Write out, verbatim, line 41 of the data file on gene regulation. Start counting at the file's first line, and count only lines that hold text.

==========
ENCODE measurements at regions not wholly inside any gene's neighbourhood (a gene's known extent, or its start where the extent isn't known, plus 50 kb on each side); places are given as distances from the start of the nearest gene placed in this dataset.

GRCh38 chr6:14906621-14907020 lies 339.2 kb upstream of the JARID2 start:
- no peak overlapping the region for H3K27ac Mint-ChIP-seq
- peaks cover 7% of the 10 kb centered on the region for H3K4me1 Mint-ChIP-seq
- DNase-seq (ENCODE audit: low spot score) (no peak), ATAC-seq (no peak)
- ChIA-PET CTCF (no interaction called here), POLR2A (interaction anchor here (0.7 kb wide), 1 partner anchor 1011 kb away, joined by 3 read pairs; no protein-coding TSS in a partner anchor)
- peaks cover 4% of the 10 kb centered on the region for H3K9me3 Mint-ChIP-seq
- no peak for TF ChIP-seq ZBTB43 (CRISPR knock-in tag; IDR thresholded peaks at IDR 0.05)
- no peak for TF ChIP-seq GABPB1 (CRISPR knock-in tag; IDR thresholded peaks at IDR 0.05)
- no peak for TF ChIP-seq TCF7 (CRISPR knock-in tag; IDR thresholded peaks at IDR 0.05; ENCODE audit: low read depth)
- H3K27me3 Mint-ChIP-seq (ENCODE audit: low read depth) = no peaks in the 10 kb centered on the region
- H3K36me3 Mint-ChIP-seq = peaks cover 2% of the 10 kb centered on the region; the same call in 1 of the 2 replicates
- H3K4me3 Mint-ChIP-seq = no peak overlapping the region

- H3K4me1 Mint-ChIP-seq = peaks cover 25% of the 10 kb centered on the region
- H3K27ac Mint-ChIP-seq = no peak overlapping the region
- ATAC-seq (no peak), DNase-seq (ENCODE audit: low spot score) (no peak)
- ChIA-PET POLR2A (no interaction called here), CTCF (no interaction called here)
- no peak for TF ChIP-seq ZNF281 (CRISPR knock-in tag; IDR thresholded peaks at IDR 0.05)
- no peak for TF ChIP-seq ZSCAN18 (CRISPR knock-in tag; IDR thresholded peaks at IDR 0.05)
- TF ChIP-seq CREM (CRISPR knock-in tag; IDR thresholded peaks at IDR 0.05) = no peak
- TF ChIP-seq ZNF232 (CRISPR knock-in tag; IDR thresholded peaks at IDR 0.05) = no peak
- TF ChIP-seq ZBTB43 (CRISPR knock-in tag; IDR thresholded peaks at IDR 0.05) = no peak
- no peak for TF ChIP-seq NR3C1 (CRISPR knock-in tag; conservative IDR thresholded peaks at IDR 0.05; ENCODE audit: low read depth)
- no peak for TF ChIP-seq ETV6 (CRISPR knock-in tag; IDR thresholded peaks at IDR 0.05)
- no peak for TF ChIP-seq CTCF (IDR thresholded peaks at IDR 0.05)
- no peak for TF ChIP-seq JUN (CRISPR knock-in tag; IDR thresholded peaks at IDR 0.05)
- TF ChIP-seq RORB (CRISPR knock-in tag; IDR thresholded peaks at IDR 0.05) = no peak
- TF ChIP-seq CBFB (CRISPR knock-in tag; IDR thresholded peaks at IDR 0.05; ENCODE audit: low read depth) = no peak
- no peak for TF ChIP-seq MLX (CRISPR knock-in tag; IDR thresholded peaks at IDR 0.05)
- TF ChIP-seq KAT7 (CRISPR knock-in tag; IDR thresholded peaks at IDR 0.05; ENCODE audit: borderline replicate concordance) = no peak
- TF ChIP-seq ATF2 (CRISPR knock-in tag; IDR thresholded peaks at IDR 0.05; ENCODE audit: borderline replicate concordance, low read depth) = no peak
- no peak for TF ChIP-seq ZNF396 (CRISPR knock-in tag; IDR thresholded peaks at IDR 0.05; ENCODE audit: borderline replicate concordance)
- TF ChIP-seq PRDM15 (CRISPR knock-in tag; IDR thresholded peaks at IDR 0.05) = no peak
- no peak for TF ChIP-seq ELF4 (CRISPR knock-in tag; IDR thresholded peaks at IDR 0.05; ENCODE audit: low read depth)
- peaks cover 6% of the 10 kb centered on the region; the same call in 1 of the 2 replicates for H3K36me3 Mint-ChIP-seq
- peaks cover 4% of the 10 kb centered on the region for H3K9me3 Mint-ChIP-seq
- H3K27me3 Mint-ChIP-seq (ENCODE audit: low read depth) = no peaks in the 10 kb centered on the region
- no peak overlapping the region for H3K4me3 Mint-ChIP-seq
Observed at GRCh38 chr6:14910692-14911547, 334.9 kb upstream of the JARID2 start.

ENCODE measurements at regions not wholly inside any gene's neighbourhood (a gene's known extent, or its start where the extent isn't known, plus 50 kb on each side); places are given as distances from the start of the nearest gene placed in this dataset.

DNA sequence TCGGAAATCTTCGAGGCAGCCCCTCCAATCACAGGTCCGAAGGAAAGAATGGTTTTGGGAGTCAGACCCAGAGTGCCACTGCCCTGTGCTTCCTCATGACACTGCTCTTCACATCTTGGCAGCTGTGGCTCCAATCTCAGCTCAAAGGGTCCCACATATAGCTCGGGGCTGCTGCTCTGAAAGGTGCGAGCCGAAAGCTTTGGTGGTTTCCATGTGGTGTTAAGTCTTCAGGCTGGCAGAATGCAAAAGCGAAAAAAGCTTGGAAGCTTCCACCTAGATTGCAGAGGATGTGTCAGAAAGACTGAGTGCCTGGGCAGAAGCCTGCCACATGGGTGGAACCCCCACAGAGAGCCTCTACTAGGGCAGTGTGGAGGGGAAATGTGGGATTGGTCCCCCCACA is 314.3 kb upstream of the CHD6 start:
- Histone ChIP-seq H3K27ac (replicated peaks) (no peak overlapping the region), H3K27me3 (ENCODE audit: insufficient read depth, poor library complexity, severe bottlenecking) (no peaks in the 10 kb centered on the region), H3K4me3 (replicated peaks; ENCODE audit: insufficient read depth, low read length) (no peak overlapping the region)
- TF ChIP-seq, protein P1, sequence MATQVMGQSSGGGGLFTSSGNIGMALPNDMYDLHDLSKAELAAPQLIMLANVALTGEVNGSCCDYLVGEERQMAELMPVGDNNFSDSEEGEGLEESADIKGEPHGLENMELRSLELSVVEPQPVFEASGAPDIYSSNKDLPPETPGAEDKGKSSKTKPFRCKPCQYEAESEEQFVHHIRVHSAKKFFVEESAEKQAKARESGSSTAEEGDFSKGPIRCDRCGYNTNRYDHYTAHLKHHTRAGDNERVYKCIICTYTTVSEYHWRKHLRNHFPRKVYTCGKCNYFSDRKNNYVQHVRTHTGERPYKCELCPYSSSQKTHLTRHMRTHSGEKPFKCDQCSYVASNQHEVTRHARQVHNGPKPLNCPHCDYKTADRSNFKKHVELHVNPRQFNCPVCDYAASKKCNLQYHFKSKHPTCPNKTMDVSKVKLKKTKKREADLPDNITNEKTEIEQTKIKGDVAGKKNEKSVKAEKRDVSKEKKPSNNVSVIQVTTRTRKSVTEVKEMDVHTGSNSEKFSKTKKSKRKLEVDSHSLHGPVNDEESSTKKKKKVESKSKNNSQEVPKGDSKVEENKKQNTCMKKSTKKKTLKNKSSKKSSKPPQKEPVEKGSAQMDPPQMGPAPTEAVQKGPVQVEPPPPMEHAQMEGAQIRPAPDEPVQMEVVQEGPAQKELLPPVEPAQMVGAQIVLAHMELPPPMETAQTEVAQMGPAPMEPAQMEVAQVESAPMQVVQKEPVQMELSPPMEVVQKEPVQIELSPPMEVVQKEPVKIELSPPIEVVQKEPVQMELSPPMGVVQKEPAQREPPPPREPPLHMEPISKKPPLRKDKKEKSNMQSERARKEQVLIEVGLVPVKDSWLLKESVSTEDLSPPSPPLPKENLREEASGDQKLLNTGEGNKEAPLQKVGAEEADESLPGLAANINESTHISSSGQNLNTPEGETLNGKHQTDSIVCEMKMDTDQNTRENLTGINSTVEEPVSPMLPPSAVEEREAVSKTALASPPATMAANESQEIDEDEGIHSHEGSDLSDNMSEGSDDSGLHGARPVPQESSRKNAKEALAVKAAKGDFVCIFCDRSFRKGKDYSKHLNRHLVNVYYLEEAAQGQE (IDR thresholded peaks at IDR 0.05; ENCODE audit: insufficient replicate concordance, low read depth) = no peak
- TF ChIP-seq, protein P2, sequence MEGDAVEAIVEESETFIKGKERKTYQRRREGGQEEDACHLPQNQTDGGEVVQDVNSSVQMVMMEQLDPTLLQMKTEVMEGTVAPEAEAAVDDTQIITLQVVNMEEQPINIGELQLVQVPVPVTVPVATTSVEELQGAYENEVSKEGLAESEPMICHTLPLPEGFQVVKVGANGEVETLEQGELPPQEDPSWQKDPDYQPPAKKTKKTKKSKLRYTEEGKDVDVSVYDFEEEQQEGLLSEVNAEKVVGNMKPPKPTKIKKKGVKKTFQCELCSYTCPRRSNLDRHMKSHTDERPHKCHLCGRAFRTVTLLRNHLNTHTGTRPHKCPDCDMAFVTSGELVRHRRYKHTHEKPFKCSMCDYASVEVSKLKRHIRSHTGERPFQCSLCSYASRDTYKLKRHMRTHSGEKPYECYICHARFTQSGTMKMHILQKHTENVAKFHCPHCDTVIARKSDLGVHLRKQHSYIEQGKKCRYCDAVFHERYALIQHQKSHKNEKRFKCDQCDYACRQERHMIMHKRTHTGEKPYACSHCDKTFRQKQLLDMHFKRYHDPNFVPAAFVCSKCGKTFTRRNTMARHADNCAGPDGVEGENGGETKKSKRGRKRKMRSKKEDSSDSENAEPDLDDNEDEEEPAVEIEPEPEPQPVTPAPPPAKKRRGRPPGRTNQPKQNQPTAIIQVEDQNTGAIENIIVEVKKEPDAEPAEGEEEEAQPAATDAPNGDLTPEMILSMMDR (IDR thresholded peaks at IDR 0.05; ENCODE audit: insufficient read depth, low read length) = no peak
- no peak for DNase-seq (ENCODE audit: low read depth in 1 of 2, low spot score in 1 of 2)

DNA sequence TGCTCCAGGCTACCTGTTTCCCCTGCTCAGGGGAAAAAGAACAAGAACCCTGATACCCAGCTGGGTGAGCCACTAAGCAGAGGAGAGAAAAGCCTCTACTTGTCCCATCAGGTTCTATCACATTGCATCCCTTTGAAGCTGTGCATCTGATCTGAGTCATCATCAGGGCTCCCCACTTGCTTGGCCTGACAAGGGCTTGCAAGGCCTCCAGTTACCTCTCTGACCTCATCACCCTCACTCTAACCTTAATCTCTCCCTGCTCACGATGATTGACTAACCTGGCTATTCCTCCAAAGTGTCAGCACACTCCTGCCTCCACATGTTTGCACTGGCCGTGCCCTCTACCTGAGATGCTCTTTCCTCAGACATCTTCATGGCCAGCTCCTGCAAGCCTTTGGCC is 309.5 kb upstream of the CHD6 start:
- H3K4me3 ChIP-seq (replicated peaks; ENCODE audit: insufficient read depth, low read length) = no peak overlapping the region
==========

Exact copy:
DNA sequence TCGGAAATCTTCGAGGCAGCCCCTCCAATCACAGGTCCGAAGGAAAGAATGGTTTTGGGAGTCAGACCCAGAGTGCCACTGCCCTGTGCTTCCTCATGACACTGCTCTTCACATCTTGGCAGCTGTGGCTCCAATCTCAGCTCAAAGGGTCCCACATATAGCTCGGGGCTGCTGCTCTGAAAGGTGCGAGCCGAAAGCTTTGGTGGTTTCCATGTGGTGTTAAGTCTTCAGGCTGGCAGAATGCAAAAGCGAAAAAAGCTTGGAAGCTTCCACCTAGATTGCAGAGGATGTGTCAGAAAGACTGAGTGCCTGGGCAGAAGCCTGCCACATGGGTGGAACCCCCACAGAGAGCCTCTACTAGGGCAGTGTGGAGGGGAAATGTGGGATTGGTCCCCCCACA is 314.3 kb upstream of the CHD6 start: